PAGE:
On Sundays, the New York Times sports section is pretty good about devoting one or two pages to the NHL and ice hockey stories in general. This week was no different as they had a couple of interesting articles that made mention of the Red Wings.
In the NHL, Third Period Leads Usually Hold Up, they point out that NHL teams with the lead going into the third period win 84 percent of the time. The obvious reasons cited are that teams with the lead buckle down and play defense while the teams playing catch up often take chances on the offensive end that leave them susceptible to being scored on. The story mentions that the Wings are tied with the Montreal Canadians for the most come from behind victories in third periods this season with seven (the article was illustrated with a photograph of Henrik Zetterberg.) The Red Wings recently came from behind to beat the New York Rangers at Madison Square Garden and the New York Islanders on Long Island with third period goals, perhaps inciting curiosity about how often this takes place in the NHL with the NYT assigning editor.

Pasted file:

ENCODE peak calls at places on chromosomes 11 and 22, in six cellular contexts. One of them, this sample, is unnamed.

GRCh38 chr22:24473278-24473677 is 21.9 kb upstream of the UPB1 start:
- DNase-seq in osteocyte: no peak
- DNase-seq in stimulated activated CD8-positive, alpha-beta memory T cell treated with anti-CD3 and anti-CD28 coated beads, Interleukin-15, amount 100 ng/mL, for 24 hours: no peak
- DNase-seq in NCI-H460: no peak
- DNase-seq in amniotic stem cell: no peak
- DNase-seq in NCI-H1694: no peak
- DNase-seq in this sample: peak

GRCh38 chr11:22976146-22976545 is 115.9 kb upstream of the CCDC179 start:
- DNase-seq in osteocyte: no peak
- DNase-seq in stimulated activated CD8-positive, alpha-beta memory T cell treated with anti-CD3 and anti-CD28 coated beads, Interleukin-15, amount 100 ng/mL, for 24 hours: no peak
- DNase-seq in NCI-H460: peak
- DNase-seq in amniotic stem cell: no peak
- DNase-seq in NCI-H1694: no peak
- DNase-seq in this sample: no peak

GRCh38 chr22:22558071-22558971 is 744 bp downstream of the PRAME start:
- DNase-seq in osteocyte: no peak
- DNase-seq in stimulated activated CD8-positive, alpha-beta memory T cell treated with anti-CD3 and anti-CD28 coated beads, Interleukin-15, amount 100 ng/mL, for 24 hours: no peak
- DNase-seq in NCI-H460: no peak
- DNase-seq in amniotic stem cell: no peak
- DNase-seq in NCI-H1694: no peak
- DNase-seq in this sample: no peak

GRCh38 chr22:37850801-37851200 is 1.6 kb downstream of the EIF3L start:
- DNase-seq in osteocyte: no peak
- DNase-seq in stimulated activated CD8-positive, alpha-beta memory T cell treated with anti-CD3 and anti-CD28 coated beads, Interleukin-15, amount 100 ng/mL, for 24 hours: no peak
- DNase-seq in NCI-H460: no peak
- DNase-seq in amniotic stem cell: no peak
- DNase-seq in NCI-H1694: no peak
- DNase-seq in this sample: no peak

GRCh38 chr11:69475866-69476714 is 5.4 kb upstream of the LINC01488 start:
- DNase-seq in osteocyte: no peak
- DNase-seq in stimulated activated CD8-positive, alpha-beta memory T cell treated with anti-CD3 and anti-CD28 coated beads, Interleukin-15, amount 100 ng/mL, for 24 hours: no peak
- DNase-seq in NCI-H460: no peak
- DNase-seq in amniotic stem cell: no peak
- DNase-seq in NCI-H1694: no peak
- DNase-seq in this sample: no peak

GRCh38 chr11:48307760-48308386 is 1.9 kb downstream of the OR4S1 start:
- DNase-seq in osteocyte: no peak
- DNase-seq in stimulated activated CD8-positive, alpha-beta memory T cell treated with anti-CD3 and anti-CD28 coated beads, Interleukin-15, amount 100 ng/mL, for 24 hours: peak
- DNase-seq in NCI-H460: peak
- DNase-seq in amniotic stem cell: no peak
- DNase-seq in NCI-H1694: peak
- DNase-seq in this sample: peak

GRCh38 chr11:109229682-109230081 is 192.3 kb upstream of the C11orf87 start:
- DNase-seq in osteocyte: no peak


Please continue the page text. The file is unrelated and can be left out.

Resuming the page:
The Times also ran a statistic called adjusted plus/minus factor that measures a player’s plus/minus figure against his team average. Unsurprisingly, Niklas Lidstrom leads the league with a +27.6. He is the only Wing in the top ten in this category. This is further proof that a good offense is good defense, and with Lidstrom playing nearly 30 minutes a game, that is a huge amount of each game where the Wings net out positive in scoring.